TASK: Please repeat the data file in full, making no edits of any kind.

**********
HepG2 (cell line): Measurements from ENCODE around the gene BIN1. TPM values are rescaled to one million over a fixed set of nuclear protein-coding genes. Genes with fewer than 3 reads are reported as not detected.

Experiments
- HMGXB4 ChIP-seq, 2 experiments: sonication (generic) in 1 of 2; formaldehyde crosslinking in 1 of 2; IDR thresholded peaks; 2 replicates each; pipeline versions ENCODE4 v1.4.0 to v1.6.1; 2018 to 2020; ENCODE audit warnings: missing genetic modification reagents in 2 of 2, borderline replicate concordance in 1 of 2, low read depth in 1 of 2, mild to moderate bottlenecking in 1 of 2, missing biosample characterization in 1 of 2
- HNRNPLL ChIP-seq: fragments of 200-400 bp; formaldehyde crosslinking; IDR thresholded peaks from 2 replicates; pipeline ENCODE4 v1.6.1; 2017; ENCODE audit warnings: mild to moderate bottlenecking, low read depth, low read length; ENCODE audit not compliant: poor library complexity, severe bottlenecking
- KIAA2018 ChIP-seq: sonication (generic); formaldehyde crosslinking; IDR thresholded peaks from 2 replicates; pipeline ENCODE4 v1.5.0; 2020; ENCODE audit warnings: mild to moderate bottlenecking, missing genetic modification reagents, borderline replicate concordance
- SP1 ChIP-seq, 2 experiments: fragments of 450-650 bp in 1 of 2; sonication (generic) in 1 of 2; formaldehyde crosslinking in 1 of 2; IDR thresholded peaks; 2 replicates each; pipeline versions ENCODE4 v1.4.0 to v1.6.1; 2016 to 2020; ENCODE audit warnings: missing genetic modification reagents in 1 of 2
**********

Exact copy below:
HepG2 (cell line): Measurements from ENCODE around the gene BIN1. TPM values are rescaled to one million over a fixed set of nuclear protein-coding genes. Genes with fewer than 3 reads are reported as not detected.

Experiments
- HMGXB4 ChIP-seq, 2 experiments: sonication (generic) in 1 of 2; formaldehyde crosslinking in 1 of 2; IDR thresholded peaks; 2 replicates each; pipeline versions ENCODE4 v1.4.0 to v1.6.1; 2018 to 2020; ENCODE audit warnings: missing genetic modification reagents in 2 of 2, borderline replicate concordance in 1 of 2, low read depth in 1 of 2, mild to moderate bottlenecking in 1 of 2, missing biosample characterization in 1 of 2
- HNRNPLL ChIP-seq: fragments of 200-400 bp; formaldehyde crosslinking; IDR thresholded peaks from 2 replicates; pipeline ENCODE4 v1.6.1; 2017; ENCODE audit warnings: mild to moderate bottlenecking, low read depth, low read length; ENCODE audit not compliant: poor library complexity, severe bottlenecking
- KIAA2018 ChIP-seq: sonication (generic); formaldehyde crosslinking; IDR thresholded peaks from 2 replicates; pipeline ENCODE4 v1.5.0; 2020; ENCODE audit warnings: mild to moderate bottlenecking, missing genetic modification reagents, borderline replicate concordance
- SP1 ChIP-seq, 2 experiments: fragments of 450-650 bp in 1 of 2; sonication (generic) in 1 of 2; formaldehyde crosslinking in 1 of 2; IDR thresholded peaks; 2 replicates each; pipeline versions ENCODE4 v1.4.0 to v1.6.1; 2016 to 2020; ENCODE audit warnings: missing genetic modification reagents in 1 of 2